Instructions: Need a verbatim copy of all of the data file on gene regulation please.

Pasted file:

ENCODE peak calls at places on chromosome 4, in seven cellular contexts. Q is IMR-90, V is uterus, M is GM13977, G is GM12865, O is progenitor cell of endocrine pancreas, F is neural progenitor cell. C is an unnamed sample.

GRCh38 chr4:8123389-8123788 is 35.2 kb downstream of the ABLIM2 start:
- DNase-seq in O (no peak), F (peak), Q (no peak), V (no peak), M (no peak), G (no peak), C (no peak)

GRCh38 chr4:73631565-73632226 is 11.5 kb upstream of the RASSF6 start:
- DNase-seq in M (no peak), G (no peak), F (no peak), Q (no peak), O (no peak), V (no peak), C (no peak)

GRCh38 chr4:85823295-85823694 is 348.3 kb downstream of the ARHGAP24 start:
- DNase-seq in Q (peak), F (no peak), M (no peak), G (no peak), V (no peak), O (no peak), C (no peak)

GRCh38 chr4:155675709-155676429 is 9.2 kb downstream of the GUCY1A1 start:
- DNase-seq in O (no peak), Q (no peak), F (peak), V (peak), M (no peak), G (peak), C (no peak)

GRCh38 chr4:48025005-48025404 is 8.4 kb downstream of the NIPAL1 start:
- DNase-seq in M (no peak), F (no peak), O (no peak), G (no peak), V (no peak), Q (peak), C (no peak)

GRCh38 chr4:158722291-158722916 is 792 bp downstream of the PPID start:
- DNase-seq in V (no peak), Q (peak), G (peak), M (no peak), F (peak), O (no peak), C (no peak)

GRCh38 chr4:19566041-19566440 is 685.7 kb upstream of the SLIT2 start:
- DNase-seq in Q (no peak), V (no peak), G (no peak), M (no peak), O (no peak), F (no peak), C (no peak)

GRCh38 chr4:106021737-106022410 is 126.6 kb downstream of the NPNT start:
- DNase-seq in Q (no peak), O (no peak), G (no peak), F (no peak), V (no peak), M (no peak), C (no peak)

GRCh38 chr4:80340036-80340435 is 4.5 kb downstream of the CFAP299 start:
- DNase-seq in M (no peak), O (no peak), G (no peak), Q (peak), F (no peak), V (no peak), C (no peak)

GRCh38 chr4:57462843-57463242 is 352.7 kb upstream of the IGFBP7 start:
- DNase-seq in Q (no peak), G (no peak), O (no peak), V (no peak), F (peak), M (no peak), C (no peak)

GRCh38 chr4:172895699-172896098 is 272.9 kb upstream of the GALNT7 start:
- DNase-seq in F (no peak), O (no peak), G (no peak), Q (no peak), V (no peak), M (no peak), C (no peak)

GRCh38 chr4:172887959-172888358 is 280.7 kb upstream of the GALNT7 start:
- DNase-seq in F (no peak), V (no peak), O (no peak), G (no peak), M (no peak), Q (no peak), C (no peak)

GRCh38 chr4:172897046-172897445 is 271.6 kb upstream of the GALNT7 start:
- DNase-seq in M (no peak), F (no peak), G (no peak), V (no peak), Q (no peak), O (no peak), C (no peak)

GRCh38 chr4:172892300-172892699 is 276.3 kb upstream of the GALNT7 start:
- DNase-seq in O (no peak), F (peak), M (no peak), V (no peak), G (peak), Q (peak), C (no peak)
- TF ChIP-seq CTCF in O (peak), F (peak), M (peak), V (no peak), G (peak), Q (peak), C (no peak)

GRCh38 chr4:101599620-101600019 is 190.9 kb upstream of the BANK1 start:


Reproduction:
ENCODE peak calls at places on chromosome 4, in seven cellular contexts. Q is IMR-90, V is uterus, M is GM13977, G is GM12865, O is progenitor cell of endocrine pancreas, F is neural progenitor cell. C is an unnamed sample.

GRCh38 chr4:8123389-8123788 is 35.2 kb downstream of the ABLIM2 start:
- DNase-seq in O (no peak), F (peak), Q (no peak), V (no peak), M (no peak), G (no peak), C (no peak)

GRCh38 chr4:73631565-73632226 is 11.5 kb upstream of the RASSF6 start:
- DNase-seq in M (no peak), G (no peak), F (no peak), Q (no peak), O (no peak), V (no peak), C (no peak)

GRCh38 chr4:85823295-85823694 is 348.3 kb downstream of the ARHGAP24 start:
- DNase-seq in Q (peak), F (no peak), M (no peak), G (no peak), V (no peak), O (no peak), C (no peak)

GRCh38 chr4:155675709-155676429 is 9.2 kb downstream of the GUCY1A1 start:
- DNase-seq in O (no peak), Q (no peak), F (peak), V (peak), M (no peak), G (peak), C (no peak)

GRCh38 chr4:48025005-48025404 is 8.4 kb downstream of the NIPAL1 start:
- DNase-seq in M (no peak), F (no peak), O (no peak), G (no peak), V (no peak), Q (peak), C (no peak)

GRCh38 chr4:158722291-158722916 is 792 bp downstream of the PPID start:
- DNase-seq in V (no peak), Q (peak), G (peak), M (no peak), F (peak), O (no peak), C (no peak)

GRCh38 chr4:19566041-19566440 is 685.7 kb upstream of the SLIT2 start:
- DNase-seq in Q (no peak), V (no peak), G (no peak), M (no peak), O (no peak), F (no peak), C (no peak)

GRCh38 chr4:106021737-106022410 is 126.6 kb downstream of the NPNT start:
- DNase-seq in Q (no peak), O (no peak), G (no peak), F (no peak), V (no peak), M (no peak), C (no peak)

GRCh38 chr4:80340036-80340435 is 4.5 kb downstream of the CFAP299 start:
- DNase-seq in M (no peak), O (no peak), G (no peak), Q (peak), F (no peak), V (no peak), C (no peak)

GRCh38 chr4:57462843-57463242 is 352.7 kb upstream of the IGFBP7 start:
- DNase-seq in Q (no peak), G (no peak), O (no peak), V (no peak), F (peak), M (no peak), C (no peak)

GRCh38 chr4:172895699-172896098 is 272.9 kb upstream of the GALNT7 start:
- DNase-seq in F (no peak), O (no peak), G (no peak), Q (no peak), V (no peak), M (no peak), C (no peak)

GRCh38 chr4:172887959-172888358 is 280.7 kb upstream of the GALNT7 start:
- DNase-seq in F (no peak), V (no peak), O (no peak), G (no peak), M (no peak), Q (no peak), C (no peak)

GRCh38 chr4:172897046-172897445 is 271.6 kb upstream of the GALNT7 start:
- DNase-seq in M (no peak), F (no peak), G (no peak), V (no peak), Q (no peak), O (no peak), C (no peak)

GRCh38 chr4:172892300-172892699 is 276.3 kb upstream of the GALNT7 start:
- DNase-seq in O (no peak), F (peak), M (no peak), V (no peak), G (peak), Q (peak), C (no peak)
- TF ChIP-seq CTCF in O (peak), F (peak), M (peak), V (no peak), G (peak), Q (peak), C (no peak)

GRCh38 chr4:101599620-101600019 is 190.9 kb upstream of the BANK1 start: